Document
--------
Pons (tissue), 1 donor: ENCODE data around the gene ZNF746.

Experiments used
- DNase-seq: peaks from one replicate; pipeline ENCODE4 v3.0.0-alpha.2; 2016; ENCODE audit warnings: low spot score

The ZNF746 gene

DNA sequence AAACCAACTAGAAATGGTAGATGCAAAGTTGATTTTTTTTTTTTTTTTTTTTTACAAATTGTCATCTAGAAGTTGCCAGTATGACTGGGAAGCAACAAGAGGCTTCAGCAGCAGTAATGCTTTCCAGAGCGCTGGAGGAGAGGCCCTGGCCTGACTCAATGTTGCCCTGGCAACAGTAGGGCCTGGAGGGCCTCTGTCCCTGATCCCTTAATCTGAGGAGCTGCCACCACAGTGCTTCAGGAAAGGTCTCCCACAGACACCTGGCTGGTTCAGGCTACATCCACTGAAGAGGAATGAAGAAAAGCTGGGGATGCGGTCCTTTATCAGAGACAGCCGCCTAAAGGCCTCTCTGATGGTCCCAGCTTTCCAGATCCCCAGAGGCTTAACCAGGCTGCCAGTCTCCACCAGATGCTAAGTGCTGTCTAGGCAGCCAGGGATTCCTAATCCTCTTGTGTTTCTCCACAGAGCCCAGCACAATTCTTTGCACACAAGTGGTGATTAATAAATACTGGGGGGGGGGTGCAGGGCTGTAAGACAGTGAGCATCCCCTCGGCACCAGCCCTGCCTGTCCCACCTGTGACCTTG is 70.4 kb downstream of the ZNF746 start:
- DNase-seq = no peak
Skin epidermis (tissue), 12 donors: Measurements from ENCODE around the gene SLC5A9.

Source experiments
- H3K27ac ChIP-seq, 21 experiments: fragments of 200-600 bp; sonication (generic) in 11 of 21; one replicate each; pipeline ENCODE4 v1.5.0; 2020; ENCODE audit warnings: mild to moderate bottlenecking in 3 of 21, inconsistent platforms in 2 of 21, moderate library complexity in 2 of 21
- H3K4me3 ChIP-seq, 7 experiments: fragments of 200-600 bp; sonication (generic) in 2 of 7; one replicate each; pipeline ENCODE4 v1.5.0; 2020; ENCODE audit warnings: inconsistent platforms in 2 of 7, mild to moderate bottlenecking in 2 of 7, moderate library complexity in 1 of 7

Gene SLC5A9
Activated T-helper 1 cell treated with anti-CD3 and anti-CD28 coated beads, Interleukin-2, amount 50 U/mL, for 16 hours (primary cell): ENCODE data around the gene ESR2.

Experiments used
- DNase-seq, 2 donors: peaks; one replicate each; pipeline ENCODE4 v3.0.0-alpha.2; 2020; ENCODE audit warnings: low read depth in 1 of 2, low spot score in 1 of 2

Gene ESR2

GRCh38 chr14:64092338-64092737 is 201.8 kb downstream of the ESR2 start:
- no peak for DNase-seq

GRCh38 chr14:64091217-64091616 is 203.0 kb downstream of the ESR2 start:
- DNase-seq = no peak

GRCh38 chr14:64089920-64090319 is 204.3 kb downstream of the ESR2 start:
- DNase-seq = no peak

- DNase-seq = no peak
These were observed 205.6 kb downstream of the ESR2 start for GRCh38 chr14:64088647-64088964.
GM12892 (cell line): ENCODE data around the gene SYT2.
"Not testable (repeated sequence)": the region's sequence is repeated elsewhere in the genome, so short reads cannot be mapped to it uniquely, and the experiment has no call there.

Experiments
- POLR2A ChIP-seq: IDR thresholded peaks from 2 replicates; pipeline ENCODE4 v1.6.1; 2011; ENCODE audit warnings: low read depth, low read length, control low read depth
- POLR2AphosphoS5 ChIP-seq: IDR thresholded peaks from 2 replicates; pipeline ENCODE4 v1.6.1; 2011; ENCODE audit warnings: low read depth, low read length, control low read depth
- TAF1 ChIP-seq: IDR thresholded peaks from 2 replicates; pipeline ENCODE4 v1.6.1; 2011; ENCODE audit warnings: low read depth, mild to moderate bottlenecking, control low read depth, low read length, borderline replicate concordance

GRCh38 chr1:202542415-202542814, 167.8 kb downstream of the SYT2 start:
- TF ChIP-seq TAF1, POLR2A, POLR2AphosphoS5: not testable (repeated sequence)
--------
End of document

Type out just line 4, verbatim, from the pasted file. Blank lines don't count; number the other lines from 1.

The ZNF746 gene